Georges Clement didn't think he would end up working in technology. The 25-year-old Bronx native opted for sociology and African studies over computer science when he went to college. 

As a product manager, however, he makes up one half of a team that won $25,000 from to further develop an app designed to help New Yorkers maintain and improve their quality of life.

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Along with developer Dan Kass, the two have been working to launch, a web-based mobile app created to empower renters vulnerable to negligent landlords and in need of repairs to their homes by walking them through proper documentation and filing procedures.

The app is a part of a growing movement in New York City to flip the script on the relationship between the private tech sector and local government, and one boosted by a recent report naming the city as an international leader in encouraging tech-powered entrepreneurship.

The City Initiatives for Technology, Innovation and Entrepreneurship, or CITIE, report gave New York City the top spot among 40 cities worldwide considered as hubs for disruption and ingenuity.

New York — with its estimated 117,000 jobs according to numbers crunched by local think tank the Center for an Urban Future — landed ahead of London, Helsinki, Barcelona and Amsterdam in most of the measures. Those variables included the city's public access to big data, investment in tech skills and promotion of the local tech business community.

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Clement credited New York's spirit of diversity as playing a vital role in making sure he and others like him feel like they have a part in city's booming tech sector and its engagement with local communities.

"It's important that it's not just the 1 percent from Silicon Valley that's developing products," he said. "And that's something that's really inspired our work — building products to serve those who have typically been undeserved by technology." was one of seven projects to win the 2015 NYC BigApps competition earlier this month, and hopes to launch to residents across the five boroughs after some early beta testing with residents and local legal resources in neighborhoods including Brownsville, Red Hook, Crown Heights and Harlem.

It's because of the New York City government's willingness to share data and with the cooperation of community organizations, Clement said, that projects like can come about.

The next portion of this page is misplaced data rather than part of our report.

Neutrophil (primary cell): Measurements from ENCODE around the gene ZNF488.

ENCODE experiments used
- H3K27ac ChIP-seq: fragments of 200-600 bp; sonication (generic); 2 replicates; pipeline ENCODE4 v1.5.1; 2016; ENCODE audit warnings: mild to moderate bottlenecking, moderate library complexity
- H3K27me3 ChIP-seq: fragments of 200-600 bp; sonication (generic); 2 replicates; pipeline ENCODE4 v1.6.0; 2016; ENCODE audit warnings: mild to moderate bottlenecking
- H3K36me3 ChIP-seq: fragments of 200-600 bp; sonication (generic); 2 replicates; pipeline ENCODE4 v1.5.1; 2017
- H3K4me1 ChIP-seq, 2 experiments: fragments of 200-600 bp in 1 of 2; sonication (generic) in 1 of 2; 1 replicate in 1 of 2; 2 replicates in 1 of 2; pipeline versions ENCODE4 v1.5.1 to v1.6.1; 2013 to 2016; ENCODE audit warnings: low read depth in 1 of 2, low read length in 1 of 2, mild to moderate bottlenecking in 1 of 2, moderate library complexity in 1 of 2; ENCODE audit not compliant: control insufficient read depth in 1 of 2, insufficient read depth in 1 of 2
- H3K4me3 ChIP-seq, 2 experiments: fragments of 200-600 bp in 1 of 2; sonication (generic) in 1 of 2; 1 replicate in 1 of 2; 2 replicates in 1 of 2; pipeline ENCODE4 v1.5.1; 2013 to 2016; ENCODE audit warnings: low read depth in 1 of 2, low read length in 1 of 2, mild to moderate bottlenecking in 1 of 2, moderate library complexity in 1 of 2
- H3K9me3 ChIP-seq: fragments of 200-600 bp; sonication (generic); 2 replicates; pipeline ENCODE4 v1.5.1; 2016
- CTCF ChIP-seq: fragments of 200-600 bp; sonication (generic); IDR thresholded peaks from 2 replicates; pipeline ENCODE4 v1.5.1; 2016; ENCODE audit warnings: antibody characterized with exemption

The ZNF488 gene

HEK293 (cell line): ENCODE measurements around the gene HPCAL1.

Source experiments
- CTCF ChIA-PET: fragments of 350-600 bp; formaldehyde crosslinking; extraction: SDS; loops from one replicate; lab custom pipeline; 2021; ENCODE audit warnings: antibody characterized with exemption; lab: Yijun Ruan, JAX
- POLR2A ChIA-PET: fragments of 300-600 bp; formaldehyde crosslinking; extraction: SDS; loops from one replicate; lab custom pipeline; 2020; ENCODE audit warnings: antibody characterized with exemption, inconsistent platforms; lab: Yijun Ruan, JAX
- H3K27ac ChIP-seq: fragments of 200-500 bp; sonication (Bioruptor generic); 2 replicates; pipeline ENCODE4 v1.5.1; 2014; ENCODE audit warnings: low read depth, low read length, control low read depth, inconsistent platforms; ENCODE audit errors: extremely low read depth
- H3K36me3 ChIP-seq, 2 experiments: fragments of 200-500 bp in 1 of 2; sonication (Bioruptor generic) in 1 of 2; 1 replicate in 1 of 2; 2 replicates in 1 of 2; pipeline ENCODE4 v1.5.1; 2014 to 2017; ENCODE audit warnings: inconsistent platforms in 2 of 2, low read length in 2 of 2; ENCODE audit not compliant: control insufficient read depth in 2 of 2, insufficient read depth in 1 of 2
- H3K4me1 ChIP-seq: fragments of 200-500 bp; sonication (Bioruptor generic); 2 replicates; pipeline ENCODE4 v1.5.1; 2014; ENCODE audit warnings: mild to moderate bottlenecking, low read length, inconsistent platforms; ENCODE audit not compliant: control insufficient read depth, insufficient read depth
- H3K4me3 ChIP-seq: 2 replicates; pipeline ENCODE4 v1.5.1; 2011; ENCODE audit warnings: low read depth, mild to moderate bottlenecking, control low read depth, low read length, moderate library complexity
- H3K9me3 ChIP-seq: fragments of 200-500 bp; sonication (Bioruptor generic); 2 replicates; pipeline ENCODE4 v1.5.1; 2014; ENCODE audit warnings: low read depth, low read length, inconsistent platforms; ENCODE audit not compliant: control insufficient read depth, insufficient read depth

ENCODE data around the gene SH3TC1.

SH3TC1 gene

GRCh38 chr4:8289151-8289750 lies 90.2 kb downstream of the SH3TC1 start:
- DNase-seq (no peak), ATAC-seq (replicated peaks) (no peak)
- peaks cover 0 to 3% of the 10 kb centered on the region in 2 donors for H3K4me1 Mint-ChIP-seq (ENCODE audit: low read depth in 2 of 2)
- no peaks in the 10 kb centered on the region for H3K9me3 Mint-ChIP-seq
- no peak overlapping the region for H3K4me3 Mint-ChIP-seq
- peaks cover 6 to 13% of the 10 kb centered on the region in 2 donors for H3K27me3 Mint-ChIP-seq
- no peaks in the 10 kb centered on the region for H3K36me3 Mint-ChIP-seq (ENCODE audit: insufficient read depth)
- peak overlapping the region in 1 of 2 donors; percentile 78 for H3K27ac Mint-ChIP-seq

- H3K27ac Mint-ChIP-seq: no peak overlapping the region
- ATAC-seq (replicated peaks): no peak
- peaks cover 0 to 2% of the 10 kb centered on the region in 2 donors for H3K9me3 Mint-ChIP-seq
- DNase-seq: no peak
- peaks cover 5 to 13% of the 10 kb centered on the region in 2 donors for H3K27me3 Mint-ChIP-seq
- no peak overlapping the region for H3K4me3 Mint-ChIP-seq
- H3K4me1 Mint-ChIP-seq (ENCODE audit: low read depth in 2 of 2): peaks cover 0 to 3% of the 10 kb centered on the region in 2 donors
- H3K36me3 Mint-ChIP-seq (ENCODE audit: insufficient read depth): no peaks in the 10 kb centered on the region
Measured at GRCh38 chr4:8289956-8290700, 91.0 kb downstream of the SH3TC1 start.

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"It really just makes it easier in order to build products that actually serve the residents and move the needle to make public services more accessible," he said.

Not all tech companies in New York are built alike. Embattled startups like Airbnb and Uber have butted heads with City Hall over local that the companies don't face in other municipalities around the world, such as taxi or housing regulations.

"But lots of cities are grappling with this problem," said Maria Torres-Springer, president of the New York City Economic Development Corporation. "We're all trying to make sure we can strike the right balance that between public safety and responsible government while also promoting innovation and disruption."

Torres-Springer credited the Bloomberg administration for its part in making New York City attractive for the tech by asking what the city could do for the industry.

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"We've almost flipped the question to ask what can tech do for New York City," she said.

While encouraging civically minded tech startups and projects, Torres-Springer said the city was still as committed to developing home-grown talent through education initiatives — including required computer science classes for public school students by 2025 — as it is to drawing business to New York with incentives.

"It's really an array of different programs and investments we are making to continue building this tech ecosystem," she said. 

And while those initiatives will continue to drive consumer-driven companies hoping to capitalize on an interconnected New York City economy, Clement said there's plenty of room left for civic-minded technology.

"We're in the early stages of this being a much bigger movement," he said.